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I have a pot of reddish hens and chicks I really love. They’re in a metal pot (with holes drilled) that was one of the centerpieces with potted flowers at my wedding. I have to separate it out every year because as hens and chicks do, they multiply.
I’ve wanted to make a succulent wreath for a while, so I got the supplies today and just made one in about 45 minutes! (And it wasn’t very messy – I did it still wearing my white shirt from work!)
What you need:
-a few kinds of succulents. I used hens and chicks and 2 types of sedum.
-a wire wreath frame (pictured below). Should be available at your local arts and crafts store.
-sphagnum moss or something similar
-twine or thin wire
-landscaping or floral U pins
Here are the steps. I found this in various versions on various other blogs, but here’s what I did (and I got carried away and forgot to take pics of all the steps. Oops!):
Step 1 – Lay out wreath form. You probably want to do this over a bucket of soil.
Step 2 – Roughly stuff in sphagnum moss.
Step 3 – Roughly jam in some potting soil over top of that.
Step 4 – Jam in some succulents. Push the roots into the potting soil and moss as much as you can, but don’t worry if they’re a bit floppy.
Step 5 – Tie twine/wire around areas to tighten things up. Be sure to get any big areas of moss, and you may need to go around roots or bottom leaves to tie down plants. You can also use floral pins or lanscaping pins for ones that need more support. You can leave it visible or cut the lengths off later.
Step 7 – Water and lay flat for a couple weeks so roots get settled in, then hang it wherever you like! Just make sure to water it occasionally (you could also leave it flat and use it as a table centerpiece or to surround an umbrella pole or something). Mine will probably go on the side of the deck. Depending on your climate, it may or may not make it through the winter. I will probably put mine in the cold frame we are planning on making out of one of the raised beds for the winter so hopefully I can have it next year as well!
I am going to be getting some bright green hens and chicks from my mom that I will probably add in as well. And Aunt Deb – I potted up some of the RED hens and chicks for you and they’ll be traveling down with Mary’s baby shower gift with Gene and Rhonda! 🙂
Here they are! We’ll have to compare this to how they look as they fill out. I tried something new this year: I always line the bottoms of my pots with some old landscaping fabric to help keep soil and moisture in. This year I also lined the terra cotta pots (since they dry out faster) with an old plastic bag with holes cut in the bottom. I tucked down the sides so it’s hidden. Hopefully it’ll help retain moisture. We’ll see! I am also trying to be more like my mom (I always like her pots) and just toss some stuff in there. Lots of different kinds. We shall see.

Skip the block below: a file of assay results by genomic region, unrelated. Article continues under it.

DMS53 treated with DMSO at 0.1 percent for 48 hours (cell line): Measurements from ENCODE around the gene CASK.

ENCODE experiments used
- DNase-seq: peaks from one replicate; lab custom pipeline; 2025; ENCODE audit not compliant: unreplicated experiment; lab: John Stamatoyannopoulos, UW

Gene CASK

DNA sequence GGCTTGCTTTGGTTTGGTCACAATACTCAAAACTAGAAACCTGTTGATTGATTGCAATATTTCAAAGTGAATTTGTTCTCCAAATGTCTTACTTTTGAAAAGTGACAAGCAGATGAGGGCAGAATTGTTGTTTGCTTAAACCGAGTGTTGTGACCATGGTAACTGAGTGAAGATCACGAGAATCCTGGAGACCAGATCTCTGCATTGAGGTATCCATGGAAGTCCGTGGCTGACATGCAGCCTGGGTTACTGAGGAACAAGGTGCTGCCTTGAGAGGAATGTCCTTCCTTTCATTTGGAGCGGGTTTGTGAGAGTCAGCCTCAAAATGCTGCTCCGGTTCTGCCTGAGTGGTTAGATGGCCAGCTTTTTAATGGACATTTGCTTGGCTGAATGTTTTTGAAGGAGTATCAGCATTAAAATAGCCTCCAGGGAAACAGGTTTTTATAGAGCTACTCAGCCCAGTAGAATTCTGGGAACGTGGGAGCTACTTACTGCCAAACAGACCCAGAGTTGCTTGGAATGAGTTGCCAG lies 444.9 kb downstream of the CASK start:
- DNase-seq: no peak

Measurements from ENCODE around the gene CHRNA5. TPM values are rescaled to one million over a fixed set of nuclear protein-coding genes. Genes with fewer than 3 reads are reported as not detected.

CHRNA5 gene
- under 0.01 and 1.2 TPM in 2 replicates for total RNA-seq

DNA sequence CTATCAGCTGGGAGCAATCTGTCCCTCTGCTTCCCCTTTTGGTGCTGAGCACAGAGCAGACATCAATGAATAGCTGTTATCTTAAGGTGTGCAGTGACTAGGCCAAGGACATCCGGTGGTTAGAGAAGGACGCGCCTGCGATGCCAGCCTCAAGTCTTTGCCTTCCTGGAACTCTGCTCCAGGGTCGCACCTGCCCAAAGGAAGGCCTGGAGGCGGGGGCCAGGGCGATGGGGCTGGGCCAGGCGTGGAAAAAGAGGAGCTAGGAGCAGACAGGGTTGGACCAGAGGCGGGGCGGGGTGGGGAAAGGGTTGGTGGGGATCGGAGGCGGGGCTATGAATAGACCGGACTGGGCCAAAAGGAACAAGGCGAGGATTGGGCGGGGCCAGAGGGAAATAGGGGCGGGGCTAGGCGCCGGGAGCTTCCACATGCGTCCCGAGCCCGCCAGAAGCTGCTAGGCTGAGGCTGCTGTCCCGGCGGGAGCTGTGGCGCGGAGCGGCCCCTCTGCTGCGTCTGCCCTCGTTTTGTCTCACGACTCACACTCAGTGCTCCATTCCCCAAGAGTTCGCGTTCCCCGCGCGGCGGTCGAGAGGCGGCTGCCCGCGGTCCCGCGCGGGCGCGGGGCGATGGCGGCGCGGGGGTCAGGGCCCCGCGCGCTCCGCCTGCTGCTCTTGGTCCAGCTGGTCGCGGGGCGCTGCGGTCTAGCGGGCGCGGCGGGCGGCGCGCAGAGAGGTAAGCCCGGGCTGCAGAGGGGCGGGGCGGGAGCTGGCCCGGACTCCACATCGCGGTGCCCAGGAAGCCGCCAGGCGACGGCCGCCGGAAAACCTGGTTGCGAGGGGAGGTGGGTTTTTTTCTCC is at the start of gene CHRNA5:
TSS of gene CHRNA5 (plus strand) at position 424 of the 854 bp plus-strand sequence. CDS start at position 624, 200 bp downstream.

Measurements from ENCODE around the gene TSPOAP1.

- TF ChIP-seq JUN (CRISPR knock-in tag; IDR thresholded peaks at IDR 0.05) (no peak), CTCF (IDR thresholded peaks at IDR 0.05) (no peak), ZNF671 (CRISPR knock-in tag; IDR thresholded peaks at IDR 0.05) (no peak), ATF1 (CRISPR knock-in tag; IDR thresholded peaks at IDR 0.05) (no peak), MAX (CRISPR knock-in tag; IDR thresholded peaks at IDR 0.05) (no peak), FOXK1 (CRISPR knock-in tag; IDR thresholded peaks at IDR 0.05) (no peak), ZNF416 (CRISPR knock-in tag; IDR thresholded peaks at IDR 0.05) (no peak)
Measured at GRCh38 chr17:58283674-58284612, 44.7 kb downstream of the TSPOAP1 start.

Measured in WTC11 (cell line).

I have 2 of these hanging baskets in the front. I totally didn’t match the sweet potato vine to the euonymus underneath (that is finally starting to look like an actual shrub) – but let’s just say that I did, because it worked out pretty darned well.
I got this very large terra cotta pot on sale for SEVEN DOLLARS (!!) at the end of last year because it has a chip in it. It’s on my front stoop. I might get some sort of tall grass for more “thrill” since it is such a tall pot, but I think it will be nice as-is, too.
On the corners of my raised beds are nice little spots for small pots. While most are edibles herbs, strawberries, etc), 2 of them are flowers.
Here’s the lime tree I ordered from Springhill Nursery (they forgot to send the pot and soil at first, but they resent it and I got it last week) and the hibiscus I overwintered this year (which hopefully will start filling out again – it IS making new leaves, so I think it’s OK. I also gave it a bigger pot.). They don’t live here for good, but I’d just potted them up and snapped a pic. I had some random stones from the Dollar Tree, so I decide to toss those in the pots as mulch. (Also, in the background, please note my ingenious use of an old shoe storage thing to store gardening tools. Works GREAT. Plus the windows we saved to make a cold frame for 2 beds this winter.